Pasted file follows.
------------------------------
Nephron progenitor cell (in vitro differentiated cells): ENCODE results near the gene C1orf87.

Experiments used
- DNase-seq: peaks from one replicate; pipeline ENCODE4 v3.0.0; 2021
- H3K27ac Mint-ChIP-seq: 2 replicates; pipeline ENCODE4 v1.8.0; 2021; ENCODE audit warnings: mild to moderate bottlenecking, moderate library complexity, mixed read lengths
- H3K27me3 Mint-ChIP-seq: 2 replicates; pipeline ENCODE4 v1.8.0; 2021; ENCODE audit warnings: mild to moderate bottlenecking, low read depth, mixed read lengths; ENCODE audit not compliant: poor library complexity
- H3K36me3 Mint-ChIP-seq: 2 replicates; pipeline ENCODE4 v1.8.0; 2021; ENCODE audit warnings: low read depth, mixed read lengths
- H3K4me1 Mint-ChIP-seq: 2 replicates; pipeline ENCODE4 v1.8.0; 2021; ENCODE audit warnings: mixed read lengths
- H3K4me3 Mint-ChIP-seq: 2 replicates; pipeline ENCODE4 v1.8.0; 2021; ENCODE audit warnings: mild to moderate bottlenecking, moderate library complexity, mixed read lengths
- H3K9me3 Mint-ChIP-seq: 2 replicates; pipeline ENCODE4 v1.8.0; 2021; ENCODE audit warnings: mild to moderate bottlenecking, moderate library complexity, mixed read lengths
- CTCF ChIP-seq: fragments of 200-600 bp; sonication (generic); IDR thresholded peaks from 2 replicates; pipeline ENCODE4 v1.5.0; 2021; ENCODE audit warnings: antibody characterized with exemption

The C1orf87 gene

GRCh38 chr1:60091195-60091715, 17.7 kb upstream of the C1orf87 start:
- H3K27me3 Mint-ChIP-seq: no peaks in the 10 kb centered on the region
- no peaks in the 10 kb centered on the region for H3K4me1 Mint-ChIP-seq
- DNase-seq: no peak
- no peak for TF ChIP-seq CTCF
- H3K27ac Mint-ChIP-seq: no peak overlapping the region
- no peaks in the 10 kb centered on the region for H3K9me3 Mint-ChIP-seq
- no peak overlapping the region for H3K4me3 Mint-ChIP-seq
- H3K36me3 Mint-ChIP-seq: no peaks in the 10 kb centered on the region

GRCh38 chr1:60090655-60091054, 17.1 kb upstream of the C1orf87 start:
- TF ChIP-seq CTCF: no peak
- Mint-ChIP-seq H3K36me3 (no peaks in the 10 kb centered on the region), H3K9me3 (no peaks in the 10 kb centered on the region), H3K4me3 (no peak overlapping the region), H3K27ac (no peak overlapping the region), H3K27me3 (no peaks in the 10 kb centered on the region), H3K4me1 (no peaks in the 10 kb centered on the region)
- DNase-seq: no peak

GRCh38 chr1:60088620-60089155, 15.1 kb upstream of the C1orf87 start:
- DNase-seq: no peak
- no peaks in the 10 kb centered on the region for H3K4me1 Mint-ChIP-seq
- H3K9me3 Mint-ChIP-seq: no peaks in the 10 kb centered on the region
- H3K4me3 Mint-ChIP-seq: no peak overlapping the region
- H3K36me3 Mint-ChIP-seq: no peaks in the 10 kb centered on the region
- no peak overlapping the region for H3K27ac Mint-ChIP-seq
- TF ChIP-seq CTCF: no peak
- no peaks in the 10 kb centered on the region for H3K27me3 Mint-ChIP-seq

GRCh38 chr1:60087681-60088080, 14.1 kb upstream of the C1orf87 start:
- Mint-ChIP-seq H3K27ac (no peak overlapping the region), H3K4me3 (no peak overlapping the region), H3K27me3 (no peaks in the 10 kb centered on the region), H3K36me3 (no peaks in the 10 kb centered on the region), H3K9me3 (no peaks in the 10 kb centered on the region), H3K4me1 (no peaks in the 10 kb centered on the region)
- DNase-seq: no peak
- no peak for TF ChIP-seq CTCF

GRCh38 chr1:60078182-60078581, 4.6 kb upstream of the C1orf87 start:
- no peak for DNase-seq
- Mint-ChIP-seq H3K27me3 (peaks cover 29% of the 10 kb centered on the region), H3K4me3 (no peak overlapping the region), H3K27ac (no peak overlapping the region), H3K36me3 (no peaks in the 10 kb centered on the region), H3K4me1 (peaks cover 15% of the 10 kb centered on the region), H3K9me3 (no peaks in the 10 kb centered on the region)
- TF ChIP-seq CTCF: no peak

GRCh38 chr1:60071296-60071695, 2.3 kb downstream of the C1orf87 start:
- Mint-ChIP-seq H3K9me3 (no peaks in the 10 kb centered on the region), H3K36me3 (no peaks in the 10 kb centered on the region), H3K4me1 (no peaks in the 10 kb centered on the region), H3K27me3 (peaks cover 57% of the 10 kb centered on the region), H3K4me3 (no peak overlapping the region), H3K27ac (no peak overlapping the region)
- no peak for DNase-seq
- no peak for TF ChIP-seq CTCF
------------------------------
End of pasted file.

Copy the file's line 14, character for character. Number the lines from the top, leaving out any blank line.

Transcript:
- no peaks in the 10 kb centered on the region for H3K4me1 Mint-ChIP-seq